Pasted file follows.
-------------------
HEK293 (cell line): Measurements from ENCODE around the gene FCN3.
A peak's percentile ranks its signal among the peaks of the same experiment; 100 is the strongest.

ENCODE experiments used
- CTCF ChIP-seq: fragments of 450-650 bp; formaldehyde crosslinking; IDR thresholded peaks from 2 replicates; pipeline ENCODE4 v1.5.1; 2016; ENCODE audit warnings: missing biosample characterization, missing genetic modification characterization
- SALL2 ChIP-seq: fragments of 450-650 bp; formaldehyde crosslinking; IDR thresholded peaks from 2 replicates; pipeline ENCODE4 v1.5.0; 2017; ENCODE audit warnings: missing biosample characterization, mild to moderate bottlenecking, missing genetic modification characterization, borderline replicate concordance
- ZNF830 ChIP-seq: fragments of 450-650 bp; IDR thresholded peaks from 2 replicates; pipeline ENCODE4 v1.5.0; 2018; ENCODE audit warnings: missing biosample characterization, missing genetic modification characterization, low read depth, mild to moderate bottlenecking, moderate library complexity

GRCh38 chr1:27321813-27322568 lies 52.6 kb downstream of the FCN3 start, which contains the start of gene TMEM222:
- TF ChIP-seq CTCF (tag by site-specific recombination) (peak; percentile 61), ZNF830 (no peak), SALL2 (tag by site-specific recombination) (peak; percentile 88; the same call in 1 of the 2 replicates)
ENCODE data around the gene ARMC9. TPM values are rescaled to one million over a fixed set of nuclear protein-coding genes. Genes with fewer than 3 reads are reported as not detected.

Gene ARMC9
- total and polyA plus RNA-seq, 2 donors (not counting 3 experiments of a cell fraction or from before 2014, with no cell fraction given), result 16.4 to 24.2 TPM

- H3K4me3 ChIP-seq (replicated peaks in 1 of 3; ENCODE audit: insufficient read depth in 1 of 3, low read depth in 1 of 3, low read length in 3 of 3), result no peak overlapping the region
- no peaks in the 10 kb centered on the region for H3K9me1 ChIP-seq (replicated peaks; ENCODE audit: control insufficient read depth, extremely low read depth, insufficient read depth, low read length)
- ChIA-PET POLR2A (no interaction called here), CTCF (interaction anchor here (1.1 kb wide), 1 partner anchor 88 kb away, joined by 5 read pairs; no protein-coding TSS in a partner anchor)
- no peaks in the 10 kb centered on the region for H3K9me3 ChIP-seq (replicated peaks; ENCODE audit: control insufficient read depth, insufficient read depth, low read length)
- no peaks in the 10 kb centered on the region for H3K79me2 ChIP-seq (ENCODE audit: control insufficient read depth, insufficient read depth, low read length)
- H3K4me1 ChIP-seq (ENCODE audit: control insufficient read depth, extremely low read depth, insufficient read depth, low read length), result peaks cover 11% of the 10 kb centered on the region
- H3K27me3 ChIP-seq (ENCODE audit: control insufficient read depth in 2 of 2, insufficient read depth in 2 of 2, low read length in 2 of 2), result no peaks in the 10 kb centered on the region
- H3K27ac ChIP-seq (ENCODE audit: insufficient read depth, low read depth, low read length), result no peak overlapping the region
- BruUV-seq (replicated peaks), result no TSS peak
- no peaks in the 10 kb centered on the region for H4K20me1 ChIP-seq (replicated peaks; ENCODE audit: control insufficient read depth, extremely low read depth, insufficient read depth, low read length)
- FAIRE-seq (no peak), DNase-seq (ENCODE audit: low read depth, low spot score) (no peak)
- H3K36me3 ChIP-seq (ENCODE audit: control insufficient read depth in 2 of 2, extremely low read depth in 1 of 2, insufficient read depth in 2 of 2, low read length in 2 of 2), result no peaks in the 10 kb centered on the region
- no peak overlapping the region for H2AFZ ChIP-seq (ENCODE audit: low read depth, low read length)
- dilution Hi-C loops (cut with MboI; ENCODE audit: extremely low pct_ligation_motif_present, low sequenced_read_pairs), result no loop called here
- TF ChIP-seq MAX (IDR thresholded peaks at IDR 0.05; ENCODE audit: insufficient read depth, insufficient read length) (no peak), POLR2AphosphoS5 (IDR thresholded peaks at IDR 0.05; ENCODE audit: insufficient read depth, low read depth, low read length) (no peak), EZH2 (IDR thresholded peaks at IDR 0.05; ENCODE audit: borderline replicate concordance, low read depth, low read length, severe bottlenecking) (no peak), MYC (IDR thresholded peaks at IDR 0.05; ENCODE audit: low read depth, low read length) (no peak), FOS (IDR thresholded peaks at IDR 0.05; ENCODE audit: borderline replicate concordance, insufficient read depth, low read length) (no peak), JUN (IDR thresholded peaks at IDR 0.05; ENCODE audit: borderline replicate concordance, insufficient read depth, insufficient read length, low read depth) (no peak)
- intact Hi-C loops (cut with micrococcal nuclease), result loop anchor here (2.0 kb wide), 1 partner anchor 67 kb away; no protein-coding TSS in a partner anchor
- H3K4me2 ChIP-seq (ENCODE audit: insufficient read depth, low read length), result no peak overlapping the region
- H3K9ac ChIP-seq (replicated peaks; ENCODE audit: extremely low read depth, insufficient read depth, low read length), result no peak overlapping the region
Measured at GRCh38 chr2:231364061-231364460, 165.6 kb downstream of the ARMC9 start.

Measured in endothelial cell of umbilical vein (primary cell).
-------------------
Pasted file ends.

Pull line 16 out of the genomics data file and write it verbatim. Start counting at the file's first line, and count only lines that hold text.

- no peaks in the 10 kb centered on the region for H3K79me2 ChIP-seq (ENCODE audit: control insufficient read depth, insufficient read depth, low read length)